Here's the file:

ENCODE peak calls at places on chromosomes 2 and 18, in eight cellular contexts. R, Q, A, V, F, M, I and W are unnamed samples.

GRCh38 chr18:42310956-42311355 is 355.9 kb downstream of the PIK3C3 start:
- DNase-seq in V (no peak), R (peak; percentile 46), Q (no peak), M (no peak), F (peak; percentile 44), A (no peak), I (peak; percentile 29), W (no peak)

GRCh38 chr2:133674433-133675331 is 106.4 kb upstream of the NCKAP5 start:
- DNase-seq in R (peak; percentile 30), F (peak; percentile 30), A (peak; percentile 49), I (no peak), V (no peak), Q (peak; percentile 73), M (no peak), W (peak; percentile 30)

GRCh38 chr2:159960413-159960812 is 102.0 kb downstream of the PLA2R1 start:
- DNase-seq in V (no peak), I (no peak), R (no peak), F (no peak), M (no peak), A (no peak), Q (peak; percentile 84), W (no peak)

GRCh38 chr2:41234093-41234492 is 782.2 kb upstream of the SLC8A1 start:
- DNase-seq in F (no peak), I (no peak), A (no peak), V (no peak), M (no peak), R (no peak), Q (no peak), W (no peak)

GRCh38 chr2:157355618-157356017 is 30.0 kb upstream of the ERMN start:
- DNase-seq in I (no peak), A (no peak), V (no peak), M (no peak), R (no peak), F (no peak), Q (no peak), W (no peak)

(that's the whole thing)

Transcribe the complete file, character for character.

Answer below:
ENCODE peak calls at places on chromosomes 2 and 18, in eight cellular contexts. R, Q, A, V, F, M, I and W are unnamed samples.

GRCh38 chr18:42310956-42311355 is 355.9 kb downstream of the PIK3C3 start:
- DNase-seq in V (no peak), R (peak; percentile 46), Q (no peak), M (no peak), F (peak; percentile 44), A (no peak), I (peak; percentile 29), W (no peak)

GRCh38 chr2:133674433-133675331 is 106.4 kb upstream of the NCKAP5 start:
- DNase-seq in R (peak; percentile 30), F (peak; percentile 30), A (peak; percentile 49), I (no peak), V (no peak), Q (peak; percentile 73), M (no peak), W (peak; percentile 30)

GRCh38 chr2:159960413-159960812 is 102.0 kb downstream of the PLA2R1 start:
- DNase-seq in V (no peak), I (no peak), R (no peak), F (no peak), M (no peak), A (no peak), Q (peak; percentile 84), W (no peak)

GRCh38 chr2:41234093-41234492 is 782.2 kb upstream of the SLC8A1 start:
- DNase-seq in F (no peak), I (no peak), A (no peak), V (no peak), M (no peak), R (no peak), Q (no peak), W (no peak)

GRCh38 chr2:157355618-157356017 is 30.0 kb upstream of the ERMN start:
- DNase-seq in I (no peak), A (no peak), V (no peak), M (no peak), R (no peak), F (no peak), Q (no peak), W (no peak)